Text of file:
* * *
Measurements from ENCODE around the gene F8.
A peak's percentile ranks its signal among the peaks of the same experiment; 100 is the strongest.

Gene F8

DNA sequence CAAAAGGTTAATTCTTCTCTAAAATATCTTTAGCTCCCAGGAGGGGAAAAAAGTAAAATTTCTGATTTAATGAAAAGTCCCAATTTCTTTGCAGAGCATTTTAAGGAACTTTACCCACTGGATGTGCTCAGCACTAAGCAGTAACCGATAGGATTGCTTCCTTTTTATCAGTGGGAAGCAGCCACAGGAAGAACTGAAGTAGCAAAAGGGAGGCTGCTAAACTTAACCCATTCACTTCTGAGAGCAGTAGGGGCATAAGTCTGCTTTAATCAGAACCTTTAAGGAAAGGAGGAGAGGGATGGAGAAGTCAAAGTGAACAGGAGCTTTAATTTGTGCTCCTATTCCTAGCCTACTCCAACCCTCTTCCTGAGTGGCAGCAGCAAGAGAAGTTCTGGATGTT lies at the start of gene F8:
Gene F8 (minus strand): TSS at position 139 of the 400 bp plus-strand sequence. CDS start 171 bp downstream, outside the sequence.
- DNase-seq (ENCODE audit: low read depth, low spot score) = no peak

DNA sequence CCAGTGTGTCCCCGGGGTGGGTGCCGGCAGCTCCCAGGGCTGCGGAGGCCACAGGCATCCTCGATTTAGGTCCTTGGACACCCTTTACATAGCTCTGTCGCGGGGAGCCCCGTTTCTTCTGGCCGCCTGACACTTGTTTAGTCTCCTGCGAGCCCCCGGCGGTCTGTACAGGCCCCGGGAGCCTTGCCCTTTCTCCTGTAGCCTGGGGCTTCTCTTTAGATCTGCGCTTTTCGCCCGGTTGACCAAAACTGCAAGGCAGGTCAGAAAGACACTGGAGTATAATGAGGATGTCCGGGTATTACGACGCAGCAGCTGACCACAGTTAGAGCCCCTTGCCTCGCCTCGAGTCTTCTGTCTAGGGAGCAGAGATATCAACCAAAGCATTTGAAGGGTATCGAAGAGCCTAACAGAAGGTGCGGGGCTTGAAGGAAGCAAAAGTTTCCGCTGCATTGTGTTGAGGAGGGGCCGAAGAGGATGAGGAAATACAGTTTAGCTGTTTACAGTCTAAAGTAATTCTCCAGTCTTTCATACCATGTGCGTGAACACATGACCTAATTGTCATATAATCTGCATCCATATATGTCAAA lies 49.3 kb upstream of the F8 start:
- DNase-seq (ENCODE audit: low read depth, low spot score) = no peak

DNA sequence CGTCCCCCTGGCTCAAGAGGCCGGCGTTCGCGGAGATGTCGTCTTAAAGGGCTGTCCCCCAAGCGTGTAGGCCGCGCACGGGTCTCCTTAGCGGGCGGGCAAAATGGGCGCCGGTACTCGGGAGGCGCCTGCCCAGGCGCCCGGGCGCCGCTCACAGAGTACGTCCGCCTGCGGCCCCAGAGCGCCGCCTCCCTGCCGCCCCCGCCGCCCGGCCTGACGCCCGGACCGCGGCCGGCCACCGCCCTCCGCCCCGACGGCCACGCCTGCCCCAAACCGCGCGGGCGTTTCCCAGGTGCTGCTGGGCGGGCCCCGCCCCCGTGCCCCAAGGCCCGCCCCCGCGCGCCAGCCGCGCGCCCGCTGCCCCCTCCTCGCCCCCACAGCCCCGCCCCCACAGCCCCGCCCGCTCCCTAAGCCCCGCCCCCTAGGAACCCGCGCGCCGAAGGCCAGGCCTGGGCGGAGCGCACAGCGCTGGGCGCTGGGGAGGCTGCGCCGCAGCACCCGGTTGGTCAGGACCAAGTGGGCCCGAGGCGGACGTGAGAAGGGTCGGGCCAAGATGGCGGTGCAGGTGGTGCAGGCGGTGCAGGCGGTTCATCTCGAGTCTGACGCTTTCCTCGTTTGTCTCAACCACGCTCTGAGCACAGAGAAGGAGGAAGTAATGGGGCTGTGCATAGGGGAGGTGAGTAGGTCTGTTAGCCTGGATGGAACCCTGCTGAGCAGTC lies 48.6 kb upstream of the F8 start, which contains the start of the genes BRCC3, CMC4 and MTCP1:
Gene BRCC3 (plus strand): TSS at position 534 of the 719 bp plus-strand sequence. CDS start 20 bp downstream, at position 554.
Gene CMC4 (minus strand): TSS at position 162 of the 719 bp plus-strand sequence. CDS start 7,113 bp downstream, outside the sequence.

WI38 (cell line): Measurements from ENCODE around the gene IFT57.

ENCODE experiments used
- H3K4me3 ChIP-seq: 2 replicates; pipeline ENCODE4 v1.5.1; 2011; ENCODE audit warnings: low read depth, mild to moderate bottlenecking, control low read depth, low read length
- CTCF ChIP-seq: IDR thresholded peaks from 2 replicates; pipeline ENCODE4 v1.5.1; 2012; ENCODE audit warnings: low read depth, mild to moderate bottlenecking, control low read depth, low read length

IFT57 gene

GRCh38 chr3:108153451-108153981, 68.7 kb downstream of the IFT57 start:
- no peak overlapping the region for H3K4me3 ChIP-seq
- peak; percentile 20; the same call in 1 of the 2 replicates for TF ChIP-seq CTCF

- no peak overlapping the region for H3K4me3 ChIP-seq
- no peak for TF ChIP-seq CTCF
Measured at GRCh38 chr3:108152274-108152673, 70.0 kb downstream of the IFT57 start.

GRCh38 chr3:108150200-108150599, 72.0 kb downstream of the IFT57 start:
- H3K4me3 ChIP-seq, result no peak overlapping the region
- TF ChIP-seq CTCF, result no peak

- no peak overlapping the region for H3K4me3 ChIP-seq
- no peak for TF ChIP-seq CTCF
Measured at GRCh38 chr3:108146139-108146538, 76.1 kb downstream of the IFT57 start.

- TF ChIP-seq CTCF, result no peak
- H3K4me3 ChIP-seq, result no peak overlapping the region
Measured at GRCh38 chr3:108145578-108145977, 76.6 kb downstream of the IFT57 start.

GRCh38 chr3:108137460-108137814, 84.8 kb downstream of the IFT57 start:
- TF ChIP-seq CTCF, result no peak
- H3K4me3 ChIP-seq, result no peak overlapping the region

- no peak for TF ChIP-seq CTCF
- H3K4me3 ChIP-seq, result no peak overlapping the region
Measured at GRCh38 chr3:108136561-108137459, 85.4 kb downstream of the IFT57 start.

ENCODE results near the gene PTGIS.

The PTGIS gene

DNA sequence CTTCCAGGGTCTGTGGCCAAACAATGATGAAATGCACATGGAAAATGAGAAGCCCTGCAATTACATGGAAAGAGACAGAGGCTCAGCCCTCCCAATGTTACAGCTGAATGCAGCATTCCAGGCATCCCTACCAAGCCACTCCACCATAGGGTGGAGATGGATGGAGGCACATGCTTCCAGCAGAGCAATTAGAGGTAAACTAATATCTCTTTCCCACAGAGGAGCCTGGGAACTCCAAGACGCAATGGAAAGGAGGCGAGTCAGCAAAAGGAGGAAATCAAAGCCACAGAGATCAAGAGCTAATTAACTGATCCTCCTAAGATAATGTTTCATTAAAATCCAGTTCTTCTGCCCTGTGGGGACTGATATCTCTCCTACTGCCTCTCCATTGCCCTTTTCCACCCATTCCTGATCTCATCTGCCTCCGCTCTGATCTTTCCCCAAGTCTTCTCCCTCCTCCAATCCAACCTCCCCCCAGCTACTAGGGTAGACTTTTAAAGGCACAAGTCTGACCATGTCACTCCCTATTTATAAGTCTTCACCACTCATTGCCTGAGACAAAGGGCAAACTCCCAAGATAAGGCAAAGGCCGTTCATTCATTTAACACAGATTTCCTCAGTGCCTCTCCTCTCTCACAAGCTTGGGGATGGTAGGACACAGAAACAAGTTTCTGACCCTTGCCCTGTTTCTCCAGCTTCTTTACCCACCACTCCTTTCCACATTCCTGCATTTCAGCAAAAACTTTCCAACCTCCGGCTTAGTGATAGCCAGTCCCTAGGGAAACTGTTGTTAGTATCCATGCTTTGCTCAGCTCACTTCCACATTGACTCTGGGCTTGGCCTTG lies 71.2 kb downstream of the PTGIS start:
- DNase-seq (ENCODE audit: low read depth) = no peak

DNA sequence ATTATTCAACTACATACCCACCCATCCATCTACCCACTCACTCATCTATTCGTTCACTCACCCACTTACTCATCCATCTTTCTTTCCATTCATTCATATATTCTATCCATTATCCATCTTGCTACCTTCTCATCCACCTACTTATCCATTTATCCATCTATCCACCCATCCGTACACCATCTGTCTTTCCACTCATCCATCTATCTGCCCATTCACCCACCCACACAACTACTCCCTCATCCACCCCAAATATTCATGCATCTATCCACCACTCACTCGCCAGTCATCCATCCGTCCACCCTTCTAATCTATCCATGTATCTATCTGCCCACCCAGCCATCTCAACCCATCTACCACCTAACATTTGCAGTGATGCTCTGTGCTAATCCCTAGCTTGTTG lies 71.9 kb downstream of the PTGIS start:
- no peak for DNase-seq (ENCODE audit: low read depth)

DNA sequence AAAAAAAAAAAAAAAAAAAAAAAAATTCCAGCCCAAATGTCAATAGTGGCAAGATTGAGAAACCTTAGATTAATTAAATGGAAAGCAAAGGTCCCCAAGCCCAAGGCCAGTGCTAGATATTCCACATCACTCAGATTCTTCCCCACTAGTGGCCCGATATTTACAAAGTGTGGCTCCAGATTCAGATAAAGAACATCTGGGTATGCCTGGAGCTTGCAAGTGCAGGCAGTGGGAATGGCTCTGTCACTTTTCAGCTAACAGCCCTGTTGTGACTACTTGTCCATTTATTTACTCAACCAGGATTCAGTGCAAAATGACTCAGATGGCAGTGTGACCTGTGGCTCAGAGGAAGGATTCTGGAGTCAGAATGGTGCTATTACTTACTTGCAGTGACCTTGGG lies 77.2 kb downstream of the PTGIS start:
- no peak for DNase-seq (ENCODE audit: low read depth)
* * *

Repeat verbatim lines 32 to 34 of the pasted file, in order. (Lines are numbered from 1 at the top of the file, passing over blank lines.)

GRCh38 chr3:108137460-108137814, 84.8 kb downstream of the IFT57 start:
- TF ChIP-seq CTCF, result no peak
- H3K4me3 ChIP-seq, result no peak overlapping the region